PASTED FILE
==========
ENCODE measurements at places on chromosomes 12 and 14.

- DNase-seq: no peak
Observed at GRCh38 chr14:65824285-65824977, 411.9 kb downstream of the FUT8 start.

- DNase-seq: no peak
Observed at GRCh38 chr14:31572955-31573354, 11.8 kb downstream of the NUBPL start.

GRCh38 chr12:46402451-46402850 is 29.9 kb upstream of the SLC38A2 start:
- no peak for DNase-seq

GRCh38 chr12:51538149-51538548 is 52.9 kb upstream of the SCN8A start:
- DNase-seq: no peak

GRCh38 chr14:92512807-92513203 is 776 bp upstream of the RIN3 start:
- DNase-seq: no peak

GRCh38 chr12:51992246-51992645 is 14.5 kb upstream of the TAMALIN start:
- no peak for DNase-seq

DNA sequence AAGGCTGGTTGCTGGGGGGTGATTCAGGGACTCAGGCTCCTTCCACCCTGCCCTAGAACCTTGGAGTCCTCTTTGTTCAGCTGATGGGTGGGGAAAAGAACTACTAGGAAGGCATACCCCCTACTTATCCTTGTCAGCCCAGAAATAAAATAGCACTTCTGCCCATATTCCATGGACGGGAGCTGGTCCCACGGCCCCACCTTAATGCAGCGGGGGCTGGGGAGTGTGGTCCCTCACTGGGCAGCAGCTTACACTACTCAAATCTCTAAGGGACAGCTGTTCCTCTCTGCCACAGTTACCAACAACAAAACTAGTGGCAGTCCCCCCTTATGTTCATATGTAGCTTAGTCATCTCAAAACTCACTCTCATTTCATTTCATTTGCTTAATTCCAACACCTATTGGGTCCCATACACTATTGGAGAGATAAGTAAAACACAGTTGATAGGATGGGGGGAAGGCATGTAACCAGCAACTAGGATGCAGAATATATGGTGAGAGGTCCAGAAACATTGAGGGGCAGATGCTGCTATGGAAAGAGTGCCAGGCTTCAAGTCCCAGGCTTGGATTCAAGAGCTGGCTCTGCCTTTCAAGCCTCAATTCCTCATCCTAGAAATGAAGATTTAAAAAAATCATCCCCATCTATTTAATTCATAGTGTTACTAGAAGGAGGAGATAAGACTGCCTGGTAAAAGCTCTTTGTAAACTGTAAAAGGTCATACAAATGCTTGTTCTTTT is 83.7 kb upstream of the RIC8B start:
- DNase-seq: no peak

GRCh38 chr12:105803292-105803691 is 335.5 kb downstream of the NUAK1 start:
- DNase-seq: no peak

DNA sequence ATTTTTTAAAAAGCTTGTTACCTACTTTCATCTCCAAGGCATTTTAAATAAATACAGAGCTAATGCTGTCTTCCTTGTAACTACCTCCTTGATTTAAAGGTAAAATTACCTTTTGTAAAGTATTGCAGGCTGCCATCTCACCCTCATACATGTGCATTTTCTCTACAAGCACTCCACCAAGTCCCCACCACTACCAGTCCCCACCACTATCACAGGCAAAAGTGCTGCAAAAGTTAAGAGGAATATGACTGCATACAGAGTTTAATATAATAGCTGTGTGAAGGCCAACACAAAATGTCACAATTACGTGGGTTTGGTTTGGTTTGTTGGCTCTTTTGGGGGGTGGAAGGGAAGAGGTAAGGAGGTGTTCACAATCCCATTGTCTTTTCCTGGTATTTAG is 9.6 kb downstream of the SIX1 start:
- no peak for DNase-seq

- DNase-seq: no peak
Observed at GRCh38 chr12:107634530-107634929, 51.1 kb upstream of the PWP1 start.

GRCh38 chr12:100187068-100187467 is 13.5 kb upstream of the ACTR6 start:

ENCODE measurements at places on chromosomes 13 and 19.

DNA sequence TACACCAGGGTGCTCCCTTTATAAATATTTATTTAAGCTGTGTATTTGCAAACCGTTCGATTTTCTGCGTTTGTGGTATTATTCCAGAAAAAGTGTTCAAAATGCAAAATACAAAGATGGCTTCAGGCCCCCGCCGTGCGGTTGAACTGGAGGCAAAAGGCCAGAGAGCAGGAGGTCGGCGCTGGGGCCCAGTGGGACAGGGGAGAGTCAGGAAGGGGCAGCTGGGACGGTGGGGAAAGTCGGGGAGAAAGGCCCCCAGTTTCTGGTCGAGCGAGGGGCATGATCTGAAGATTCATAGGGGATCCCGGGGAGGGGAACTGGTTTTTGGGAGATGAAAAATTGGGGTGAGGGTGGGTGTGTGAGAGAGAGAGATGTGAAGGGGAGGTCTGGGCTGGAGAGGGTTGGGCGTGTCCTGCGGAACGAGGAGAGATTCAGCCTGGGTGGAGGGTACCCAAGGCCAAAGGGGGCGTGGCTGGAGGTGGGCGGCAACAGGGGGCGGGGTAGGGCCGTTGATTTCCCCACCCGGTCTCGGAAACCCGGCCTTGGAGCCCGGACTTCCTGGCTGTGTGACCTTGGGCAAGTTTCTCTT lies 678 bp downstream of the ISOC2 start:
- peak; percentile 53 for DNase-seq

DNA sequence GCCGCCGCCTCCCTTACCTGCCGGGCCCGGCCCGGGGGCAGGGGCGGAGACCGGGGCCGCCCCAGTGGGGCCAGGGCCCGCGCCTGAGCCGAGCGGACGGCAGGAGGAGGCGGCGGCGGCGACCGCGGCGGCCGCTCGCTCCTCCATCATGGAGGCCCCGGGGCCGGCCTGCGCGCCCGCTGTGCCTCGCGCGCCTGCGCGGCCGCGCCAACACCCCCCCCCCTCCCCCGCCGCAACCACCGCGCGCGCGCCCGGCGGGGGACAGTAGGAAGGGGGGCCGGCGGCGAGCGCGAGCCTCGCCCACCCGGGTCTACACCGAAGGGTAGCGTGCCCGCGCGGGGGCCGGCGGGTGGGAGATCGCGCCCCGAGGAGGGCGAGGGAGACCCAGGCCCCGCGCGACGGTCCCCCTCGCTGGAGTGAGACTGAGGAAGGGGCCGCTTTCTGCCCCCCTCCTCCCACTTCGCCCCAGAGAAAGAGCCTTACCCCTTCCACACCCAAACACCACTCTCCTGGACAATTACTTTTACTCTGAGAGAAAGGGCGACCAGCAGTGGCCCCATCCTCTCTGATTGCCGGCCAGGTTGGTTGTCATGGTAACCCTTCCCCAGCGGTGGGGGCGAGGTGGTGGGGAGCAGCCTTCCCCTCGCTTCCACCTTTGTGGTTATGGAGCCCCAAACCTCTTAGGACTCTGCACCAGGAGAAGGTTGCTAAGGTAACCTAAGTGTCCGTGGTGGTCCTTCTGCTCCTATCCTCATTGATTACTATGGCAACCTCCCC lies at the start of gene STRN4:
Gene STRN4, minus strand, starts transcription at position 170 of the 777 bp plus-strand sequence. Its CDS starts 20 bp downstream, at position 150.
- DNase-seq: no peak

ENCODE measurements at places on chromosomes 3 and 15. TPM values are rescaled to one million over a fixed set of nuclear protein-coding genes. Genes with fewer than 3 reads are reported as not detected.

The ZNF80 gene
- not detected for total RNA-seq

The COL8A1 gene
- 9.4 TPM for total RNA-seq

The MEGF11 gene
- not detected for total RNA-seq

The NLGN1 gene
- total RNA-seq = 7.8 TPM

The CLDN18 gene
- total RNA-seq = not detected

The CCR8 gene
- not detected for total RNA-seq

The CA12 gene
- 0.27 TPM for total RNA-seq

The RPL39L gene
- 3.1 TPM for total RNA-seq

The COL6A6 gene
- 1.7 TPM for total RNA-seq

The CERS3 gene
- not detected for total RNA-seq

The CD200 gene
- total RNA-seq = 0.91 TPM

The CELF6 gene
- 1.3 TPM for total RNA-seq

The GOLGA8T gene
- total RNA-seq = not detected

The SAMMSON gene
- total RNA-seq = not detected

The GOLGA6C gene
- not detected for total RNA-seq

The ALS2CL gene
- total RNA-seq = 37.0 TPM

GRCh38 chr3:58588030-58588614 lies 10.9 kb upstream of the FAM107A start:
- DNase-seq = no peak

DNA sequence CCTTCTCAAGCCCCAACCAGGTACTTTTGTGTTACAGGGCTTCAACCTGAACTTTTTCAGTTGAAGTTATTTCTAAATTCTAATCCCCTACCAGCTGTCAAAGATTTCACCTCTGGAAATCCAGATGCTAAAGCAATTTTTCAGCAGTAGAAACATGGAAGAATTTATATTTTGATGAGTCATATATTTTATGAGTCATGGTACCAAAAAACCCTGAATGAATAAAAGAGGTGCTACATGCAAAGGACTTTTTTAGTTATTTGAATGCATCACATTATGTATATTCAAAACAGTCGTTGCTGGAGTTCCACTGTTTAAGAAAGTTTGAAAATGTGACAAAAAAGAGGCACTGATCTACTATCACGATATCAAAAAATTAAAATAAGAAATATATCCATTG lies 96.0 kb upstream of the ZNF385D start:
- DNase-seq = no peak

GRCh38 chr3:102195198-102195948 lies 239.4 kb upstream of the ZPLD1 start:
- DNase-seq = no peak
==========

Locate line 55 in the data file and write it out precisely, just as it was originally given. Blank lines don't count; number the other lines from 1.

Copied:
- total RNA-seq = not detected